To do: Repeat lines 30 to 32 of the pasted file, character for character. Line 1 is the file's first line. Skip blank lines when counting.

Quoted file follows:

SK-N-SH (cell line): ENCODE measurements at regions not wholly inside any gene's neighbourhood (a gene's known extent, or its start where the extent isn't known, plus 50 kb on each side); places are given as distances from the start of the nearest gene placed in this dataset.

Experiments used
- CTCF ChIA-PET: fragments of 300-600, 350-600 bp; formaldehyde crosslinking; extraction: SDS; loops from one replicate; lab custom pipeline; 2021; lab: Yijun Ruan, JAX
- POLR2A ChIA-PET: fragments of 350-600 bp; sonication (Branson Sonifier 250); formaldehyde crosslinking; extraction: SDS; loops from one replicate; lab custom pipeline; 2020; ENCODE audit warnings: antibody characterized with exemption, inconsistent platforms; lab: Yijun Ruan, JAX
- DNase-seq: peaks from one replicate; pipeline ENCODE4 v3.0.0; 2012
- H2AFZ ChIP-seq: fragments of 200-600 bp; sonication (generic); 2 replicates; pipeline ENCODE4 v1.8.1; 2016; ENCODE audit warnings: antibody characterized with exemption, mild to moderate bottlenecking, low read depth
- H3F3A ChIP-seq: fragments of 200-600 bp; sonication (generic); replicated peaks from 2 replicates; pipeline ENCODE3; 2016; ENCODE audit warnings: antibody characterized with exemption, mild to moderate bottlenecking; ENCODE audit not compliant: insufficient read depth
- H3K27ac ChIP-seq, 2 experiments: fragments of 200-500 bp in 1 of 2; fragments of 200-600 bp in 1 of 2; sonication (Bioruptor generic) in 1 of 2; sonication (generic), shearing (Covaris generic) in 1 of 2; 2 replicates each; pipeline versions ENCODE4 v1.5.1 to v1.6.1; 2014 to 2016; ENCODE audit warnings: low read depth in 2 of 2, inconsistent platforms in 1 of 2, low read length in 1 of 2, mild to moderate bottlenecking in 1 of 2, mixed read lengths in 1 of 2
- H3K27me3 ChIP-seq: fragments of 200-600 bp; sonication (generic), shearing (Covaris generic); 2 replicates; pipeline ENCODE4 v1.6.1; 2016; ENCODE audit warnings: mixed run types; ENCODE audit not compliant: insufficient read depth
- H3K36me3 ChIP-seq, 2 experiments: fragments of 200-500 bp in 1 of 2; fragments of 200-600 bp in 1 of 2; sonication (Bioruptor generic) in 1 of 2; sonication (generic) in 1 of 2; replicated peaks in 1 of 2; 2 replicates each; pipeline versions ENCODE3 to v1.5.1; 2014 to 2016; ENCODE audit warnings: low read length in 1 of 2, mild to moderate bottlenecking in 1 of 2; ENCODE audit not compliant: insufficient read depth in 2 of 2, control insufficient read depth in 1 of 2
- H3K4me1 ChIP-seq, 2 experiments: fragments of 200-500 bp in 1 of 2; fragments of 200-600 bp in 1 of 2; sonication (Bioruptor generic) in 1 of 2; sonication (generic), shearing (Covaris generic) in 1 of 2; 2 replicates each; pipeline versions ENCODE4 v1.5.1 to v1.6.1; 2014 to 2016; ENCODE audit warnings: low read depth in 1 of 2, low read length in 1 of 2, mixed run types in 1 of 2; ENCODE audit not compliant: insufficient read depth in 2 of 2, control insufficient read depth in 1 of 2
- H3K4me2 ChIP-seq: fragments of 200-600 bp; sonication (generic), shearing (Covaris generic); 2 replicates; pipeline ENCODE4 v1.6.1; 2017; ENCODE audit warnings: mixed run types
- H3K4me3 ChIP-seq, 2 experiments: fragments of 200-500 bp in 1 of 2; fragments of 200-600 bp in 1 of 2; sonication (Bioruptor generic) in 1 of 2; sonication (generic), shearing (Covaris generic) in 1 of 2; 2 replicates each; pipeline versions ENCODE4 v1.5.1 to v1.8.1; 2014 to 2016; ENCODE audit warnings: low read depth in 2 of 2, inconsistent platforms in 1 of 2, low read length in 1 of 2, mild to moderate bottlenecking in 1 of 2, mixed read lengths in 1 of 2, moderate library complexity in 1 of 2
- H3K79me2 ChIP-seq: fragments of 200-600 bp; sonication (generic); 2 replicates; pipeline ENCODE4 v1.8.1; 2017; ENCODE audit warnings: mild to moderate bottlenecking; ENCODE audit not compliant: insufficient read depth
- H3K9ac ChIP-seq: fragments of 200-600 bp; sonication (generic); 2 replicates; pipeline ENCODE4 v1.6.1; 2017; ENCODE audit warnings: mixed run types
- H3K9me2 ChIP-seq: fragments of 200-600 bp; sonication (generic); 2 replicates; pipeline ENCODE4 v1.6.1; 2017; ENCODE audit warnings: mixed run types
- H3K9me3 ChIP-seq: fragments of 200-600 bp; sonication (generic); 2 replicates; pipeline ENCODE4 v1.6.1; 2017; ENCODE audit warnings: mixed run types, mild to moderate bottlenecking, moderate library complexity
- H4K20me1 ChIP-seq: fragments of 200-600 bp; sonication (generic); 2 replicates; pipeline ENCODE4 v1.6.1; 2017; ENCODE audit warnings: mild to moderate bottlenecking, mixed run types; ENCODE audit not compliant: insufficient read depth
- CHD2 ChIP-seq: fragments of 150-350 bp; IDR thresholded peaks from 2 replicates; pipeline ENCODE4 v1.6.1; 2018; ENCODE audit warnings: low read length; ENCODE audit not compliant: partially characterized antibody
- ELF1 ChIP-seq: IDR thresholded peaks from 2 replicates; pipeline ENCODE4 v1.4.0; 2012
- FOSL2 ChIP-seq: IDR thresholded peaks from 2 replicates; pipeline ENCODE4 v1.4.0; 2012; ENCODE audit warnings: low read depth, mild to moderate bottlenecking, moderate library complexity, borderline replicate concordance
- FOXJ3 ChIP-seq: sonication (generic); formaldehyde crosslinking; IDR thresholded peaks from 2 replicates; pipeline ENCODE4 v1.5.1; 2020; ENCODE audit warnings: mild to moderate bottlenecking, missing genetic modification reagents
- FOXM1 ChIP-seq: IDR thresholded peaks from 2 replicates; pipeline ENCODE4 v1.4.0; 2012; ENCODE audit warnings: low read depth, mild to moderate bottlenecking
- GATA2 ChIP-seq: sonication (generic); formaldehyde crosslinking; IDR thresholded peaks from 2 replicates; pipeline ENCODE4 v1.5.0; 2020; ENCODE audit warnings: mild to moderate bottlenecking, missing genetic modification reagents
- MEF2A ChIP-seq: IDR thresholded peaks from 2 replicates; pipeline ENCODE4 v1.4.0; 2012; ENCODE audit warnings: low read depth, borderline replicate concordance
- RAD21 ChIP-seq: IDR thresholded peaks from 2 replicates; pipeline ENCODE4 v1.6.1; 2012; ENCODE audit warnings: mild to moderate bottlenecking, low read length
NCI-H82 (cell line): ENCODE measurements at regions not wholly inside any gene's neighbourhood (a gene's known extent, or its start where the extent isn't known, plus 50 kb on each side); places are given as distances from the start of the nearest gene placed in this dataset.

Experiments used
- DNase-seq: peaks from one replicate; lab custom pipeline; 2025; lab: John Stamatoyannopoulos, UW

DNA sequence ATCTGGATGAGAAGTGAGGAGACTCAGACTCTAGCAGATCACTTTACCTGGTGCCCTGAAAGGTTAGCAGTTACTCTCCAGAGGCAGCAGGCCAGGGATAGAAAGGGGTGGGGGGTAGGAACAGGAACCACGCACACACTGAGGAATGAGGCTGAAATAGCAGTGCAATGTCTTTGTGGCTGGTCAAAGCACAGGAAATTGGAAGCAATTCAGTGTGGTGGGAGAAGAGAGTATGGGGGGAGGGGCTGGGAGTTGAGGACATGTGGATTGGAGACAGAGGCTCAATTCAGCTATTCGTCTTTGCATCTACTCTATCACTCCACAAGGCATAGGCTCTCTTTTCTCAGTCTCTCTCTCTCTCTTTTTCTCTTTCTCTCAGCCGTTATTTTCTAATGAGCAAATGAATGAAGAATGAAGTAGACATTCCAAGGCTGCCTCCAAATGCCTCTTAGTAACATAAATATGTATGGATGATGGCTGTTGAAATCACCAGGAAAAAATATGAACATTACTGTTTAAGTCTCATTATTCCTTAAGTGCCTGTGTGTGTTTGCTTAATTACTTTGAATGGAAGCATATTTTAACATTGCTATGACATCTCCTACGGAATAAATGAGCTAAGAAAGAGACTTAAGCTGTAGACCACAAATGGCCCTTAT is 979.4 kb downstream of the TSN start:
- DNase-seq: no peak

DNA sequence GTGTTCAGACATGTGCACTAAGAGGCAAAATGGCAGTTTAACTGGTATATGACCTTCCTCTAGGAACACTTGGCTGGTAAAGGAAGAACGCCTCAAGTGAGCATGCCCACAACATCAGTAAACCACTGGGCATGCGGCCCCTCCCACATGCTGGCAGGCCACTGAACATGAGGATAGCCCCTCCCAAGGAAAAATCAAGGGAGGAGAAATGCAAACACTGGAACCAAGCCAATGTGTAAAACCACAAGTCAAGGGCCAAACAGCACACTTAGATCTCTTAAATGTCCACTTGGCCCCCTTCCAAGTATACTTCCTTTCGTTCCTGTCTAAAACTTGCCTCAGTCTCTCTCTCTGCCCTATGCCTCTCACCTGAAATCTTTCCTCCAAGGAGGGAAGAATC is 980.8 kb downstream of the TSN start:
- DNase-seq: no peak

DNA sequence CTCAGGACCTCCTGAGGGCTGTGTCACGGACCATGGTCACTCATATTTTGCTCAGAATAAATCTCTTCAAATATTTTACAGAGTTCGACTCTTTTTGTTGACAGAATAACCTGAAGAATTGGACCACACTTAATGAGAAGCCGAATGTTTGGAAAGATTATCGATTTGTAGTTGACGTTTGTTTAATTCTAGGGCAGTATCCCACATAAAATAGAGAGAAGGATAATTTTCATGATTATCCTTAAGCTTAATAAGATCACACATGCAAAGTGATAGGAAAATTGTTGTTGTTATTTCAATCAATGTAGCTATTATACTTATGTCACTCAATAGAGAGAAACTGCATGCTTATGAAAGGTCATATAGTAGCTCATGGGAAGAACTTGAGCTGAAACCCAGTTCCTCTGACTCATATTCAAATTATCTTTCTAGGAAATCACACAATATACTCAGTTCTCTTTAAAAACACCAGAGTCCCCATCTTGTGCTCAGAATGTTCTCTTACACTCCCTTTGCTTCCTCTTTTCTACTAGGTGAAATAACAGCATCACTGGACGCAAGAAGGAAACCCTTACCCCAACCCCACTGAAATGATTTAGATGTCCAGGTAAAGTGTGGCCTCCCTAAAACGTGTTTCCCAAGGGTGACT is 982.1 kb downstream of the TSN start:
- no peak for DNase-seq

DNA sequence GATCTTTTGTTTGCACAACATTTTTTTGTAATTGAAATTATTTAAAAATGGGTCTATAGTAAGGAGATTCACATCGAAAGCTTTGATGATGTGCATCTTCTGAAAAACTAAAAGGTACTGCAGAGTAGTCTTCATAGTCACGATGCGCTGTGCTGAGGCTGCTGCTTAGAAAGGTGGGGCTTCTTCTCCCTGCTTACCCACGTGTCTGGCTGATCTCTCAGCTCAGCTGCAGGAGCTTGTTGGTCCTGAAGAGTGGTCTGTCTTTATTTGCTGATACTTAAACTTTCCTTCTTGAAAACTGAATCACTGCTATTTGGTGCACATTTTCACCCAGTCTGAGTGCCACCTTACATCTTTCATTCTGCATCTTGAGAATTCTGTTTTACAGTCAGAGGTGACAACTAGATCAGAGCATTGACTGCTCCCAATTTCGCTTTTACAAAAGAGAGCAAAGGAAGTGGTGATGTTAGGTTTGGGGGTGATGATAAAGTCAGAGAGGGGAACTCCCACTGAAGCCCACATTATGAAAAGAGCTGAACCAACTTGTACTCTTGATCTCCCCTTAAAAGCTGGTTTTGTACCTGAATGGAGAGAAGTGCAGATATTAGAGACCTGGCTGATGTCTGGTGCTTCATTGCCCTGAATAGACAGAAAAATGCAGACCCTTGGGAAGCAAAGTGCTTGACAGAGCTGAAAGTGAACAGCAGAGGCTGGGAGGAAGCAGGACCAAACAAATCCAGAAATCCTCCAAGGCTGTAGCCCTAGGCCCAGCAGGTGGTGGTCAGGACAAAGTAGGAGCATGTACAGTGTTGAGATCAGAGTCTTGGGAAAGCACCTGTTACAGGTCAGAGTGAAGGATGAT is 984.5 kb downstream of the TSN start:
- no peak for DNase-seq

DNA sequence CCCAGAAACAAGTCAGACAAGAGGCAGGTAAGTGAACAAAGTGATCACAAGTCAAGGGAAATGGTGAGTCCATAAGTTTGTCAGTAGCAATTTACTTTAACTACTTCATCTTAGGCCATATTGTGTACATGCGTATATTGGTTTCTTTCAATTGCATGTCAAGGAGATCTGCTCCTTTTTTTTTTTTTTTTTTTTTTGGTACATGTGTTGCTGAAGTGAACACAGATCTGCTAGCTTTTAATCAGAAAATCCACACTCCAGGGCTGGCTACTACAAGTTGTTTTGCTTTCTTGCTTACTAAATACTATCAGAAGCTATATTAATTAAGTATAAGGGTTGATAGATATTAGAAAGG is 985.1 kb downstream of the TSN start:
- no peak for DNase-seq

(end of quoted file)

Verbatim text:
DNA sequence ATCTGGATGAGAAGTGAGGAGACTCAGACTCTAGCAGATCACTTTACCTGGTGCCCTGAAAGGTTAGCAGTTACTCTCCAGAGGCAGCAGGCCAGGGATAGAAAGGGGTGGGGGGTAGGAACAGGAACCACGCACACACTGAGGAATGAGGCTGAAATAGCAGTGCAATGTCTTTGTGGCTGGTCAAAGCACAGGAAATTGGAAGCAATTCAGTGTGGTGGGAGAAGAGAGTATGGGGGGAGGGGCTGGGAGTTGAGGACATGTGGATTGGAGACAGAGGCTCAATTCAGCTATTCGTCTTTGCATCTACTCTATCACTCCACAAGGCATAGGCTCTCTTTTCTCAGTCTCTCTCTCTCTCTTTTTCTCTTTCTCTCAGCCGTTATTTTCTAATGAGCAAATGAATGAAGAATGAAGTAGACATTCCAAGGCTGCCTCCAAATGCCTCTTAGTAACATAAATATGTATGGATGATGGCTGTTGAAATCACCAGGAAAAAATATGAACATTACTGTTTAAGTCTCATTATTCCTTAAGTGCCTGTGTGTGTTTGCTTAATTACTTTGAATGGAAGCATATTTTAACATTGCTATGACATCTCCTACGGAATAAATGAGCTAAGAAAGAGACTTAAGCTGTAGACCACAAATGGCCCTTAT is 979.4 kb downstream of the TSN start:
- DNase-seq: no peak

DNA sequence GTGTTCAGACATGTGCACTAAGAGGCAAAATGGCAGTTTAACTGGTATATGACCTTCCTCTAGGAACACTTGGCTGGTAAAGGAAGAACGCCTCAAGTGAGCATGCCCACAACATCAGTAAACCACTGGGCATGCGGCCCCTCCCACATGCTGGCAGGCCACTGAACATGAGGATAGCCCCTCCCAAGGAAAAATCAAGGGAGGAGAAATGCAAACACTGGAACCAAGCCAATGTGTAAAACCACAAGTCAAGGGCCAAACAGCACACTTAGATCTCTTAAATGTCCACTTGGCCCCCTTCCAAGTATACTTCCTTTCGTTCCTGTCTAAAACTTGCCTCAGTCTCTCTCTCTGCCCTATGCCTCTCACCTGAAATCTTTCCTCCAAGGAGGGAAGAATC is 980.8 kb downstream of the TSN start: